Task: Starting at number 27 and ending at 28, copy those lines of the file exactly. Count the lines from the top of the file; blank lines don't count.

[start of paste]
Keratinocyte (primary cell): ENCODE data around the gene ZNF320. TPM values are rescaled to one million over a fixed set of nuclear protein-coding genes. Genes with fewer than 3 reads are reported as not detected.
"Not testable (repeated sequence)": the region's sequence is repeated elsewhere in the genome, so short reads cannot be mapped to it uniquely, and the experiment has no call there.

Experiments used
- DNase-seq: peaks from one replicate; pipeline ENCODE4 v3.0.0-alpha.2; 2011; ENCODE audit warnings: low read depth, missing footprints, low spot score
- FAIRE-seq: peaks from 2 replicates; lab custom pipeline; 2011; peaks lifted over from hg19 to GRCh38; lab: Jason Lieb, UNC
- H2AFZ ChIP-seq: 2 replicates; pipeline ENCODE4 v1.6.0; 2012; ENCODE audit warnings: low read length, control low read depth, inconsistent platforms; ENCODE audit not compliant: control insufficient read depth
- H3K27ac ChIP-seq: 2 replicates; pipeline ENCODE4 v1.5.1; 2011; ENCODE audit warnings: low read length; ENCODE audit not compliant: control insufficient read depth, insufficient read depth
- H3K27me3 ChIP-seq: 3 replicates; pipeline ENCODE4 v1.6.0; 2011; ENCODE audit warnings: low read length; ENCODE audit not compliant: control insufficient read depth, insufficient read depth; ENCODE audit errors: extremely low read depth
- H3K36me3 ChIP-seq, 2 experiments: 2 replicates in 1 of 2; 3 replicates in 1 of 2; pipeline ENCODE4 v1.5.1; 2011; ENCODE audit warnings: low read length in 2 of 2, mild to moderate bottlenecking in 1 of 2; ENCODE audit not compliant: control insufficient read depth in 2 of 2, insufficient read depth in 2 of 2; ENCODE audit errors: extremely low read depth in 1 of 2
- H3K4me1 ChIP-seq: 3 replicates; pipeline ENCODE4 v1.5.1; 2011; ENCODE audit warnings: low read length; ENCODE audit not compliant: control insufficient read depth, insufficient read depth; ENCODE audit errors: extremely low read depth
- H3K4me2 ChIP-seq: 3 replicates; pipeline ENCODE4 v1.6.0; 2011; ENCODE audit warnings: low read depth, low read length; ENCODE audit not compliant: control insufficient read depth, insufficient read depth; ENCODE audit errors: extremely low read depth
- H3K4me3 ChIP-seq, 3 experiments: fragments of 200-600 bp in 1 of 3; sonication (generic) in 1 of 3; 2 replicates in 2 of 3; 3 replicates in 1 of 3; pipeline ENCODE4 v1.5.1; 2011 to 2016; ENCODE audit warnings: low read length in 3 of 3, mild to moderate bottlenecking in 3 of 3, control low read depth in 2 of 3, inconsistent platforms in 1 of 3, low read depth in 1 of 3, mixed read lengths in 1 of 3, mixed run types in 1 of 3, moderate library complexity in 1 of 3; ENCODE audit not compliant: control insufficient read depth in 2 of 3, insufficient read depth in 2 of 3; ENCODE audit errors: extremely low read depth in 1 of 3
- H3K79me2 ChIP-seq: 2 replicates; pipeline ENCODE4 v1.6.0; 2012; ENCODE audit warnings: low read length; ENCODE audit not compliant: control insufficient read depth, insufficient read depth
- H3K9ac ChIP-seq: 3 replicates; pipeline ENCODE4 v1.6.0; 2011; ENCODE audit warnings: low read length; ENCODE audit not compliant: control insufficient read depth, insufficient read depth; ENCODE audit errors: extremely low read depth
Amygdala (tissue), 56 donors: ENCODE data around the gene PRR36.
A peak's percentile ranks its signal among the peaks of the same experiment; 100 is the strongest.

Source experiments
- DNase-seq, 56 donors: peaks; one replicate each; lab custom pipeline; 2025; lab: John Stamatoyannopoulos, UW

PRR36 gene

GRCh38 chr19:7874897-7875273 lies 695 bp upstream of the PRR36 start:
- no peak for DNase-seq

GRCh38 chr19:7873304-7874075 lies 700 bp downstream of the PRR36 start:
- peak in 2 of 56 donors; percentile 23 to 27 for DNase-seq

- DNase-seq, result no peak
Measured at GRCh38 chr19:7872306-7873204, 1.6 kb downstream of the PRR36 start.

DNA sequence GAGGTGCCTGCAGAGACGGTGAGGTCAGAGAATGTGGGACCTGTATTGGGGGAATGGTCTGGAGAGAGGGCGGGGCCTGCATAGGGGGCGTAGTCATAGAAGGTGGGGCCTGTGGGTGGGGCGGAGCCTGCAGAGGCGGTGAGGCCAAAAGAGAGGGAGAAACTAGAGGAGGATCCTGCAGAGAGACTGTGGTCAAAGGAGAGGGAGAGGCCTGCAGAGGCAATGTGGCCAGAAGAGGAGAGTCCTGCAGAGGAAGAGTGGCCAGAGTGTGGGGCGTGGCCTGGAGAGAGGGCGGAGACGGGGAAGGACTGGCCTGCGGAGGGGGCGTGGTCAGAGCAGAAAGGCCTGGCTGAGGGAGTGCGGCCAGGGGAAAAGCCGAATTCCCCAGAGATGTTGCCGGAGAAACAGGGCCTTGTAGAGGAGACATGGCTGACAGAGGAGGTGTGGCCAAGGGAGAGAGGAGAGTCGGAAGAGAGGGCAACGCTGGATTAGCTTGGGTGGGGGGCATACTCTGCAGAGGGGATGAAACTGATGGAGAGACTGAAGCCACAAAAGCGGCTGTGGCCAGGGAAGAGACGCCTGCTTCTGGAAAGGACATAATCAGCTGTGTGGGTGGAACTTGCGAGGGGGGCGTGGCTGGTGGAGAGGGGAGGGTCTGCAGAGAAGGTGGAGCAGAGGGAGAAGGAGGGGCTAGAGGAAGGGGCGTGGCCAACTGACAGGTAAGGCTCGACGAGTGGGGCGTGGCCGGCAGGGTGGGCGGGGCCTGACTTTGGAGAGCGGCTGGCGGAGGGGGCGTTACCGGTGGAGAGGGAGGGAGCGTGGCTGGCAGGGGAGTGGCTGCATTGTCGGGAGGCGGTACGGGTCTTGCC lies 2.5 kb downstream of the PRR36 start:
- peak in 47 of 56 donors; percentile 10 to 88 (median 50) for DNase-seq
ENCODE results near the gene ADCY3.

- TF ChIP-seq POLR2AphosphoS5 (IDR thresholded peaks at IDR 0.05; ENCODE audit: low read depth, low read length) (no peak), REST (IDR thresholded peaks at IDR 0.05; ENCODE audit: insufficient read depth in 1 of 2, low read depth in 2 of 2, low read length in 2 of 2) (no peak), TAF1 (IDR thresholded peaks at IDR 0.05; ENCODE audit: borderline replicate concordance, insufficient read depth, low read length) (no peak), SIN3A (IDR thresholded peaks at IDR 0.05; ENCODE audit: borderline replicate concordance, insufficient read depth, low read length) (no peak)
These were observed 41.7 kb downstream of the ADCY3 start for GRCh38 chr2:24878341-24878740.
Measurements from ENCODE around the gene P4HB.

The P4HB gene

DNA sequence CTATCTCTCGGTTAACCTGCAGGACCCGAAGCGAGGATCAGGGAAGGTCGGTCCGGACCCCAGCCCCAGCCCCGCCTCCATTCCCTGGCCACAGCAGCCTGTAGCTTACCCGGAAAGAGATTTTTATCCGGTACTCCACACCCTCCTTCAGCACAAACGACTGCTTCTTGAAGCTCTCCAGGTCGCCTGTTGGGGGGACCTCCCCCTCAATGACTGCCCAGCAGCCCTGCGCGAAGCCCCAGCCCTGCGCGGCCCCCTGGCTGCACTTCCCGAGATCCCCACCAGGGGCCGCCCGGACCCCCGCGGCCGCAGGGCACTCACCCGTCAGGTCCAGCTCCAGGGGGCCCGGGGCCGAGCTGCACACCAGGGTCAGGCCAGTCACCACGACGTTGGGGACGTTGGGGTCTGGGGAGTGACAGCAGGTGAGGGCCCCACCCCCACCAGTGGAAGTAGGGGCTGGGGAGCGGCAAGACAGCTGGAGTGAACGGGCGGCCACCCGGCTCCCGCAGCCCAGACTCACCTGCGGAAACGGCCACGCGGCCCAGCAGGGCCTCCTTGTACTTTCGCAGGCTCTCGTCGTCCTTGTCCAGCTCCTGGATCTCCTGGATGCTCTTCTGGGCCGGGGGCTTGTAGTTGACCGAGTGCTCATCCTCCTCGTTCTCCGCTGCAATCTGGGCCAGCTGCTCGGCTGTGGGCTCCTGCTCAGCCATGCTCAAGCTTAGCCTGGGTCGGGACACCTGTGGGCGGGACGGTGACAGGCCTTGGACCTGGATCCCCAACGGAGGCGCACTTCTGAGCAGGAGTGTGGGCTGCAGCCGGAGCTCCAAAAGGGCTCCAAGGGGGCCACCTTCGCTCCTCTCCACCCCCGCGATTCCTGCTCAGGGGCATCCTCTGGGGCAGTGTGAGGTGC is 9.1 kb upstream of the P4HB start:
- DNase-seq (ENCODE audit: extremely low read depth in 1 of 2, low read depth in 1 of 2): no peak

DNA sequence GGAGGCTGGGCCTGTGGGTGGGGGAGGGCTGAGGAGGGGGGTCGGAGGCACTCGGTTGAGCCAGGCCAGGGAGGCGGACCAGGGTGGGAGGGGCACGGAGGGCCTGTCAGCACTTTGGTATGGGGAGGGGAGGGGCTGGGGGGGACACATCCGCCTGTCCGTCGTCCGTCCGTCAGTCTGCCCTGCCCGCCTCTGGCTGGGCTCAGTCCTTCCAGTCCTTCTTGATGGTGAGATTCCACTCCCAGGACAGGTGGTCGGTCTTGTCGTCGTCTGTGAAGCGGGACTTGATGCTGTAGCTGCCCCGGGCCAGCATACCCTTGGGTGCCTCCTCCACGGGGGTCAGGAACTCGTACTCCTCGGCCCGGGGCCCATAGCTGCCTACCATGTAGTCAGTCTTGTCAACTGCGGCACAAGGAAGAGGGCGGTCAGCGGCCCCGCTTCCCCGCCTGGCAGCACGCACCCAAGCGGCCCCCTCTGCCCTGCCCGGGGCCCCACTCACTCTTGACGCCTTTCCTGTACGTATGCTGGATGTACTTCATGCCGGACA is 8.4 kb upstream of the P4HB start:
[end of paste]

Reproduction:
- peak in 47 of 56 donors; percentile 10 to 88 (median 50) for DNase-seq
ENCODE results near the gene ADCY3.